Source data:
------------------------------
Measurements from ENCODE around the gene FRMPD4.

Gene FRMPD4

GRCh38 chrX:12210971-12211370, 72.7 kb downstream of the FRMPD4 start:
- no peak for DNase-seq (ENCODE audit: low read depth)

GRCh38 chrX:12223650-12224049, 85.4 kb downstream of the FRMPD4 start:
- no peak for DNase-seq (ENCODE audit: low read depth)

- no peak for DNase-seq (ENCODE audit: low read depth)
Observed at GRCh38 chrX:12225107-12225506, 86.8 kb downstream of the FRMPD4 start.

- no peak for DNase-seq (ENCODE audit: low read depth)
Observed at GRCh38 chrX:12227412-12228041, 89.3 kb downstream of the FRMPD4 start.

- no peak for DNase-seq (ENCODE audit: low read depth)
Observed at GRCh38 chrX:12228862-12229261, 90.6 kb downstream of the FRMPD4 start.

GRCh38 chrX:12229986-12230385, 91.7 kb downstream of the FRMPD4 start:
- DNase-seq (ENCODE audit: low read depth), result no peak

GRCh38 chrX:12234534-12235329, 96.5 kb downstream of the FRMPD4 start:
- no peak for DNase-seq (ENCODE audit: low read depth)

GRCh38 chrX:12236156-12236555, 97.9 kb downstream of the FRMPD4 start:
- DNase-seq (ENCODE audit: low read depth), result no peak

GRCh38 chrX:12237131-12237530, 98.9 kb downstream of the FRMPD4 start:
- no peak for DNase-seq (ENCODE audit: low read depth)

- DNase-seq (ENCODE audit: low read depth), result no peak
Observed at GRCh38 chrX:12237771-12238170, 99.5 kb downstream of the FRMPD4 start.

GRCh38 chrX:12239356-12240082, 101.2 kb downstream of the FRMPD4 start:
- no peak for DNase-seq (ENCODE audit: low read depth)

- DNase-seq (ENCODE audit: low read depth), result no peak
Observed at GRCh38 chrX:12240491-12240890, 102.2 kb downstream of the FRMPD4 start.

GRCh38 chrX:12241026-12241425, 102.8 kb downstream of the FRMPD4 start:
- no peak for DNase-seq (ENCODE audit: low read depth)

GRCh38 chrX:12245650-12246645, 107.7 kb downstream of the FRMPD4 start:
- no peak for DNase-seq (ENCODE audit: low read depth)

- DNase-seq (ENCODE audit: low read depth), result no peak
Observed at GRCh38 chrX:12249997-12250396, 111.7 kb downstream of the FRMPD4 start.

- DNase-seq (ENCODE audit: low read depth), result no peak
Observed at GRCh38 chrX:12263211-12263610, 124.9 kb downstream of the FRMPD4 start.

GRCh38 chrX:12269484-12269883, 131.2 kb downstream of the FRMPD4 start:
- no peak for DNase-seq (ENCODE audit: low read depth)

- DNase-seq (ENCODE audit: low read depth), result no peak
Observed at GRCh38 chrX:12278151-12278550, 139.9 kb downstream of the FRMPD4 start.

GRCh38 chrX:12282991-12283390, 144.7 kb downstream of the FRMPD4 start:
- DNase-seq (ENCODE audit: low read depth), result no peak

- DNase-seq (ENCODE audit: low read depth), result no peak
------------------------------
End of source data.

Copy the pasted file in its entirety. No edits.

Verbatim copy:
Measurements from ENCODE around the gene FRMPD4.

Gene FRMPD4

GRCh38 chrX:12210971-12211370, 72.7 kb downstream of the FRMPD4 start:
- no peak for DNase-seq (ENCODE audit: low read depth)

GRCh38 chrX:12223650-12224049, 85.4 kb downstream of the FRMPD4 start:
- no peak for DNase-seq (ENCODE audit: low read depth)

- no peak for DNase-seq (ENCODE audit: low read depth)
Observed at GRCh38 chrX:12225107-12225506, 86.8 kb downstream of the FRMPD4 start.

- no peak for DNase-seq (ENCODE audit: low read depth)
Observed at GRCh38 chrX:12227412-12228041, 89.3 kb downstream of the FRMPD4 start.

- no peak for DNase-seq (ENCODE audit: low read depth)
Observed at GRCh38 chrX:12228862-12229261, 90.6 kb downstream of the FRMPD4 start.

GRCh38 chrX:12229986-12230385, 91.7 kb downstream of the FRMPD4 start:
- DNase-seq (ENCODE audit: low read depth), result no peak

GRCh38 chrX:12234534-12235329, 96.5 kb downstream of the FRMPD4 start:
- no peak for DNase-seq (ENCODE audit: low read depth)

GRCh38 chrX:12236156-12236555, 97.9 kb downstream of the FRMPD4 start:
- DNase-seq (ENCODE audit: low read depth), result no peak

GRCh38 chrX:12237131-12237530, 98.9 kb downstream of the FRMPD4 start:
- no peak for DNase-seq (ENCODE audit: low read depth)

- DNase-seq (ENCODE audit: low read depth), result no peak
Observed at GRCh38 chrX:12237771-12238170, 99.5 kb downstream of the FRMPD4 start.

GRCh38 chrX:12239356-12240082, 101.2 kb downstream of the FRMPD4 start:
- no peak for DNase-seq (ENCODE audit: low read depth)

- DNase-seq (ENCODE audit: low read depth), result no peak
Observed at GRCh38 chrX:12240491-12240890, 102.2 kb downstream of the FRMPD4 start.

GRCh38 chrX:12241026-12241425, 102.8 kb downstream of the FRMPD4 start:
- no peak for DNase-seq (ENCODE audit: low read depth)

GRCh38 chrX:12245650-12246645, 107.7 kb downstream of the FRMPD4 start:
- no peak for DNase-seq (ENCODE audit: low read depth)

- DNase-seq (ENCODE audit: low read depth), result no peak
Observed at GRCh38 chrX:12249997-12250396, 111.7 kb downstream of the FRMPD4 start.

- DNase-seq (ENCODE audit: low read depth), result no peak
Observed at GRCh38 chrX:12263211-12263610, 124.9 kb downstream of the FRMPD4 start.

GRCh38 chrX:12269484-12269883, 131.2 kb downstream of the FRMPD4 start:
- no peak for DNase-seq (ENCODE audit: low read depth)

- DNase-seq (ENCODE audit: low read depth), result no peak
Observed at GRCh38 chrX:12278151-12278550, 139.9 kb downstream of the FRMPD4 start.

GRCh38 chrX:12282991-12283390, 144.7 kb downstream of the FRMPD4 start:
- DNase-seq (ENCODE audit: low read depth), result no peak

- DNase-seq (ENCODE audit: low read depth), result no peak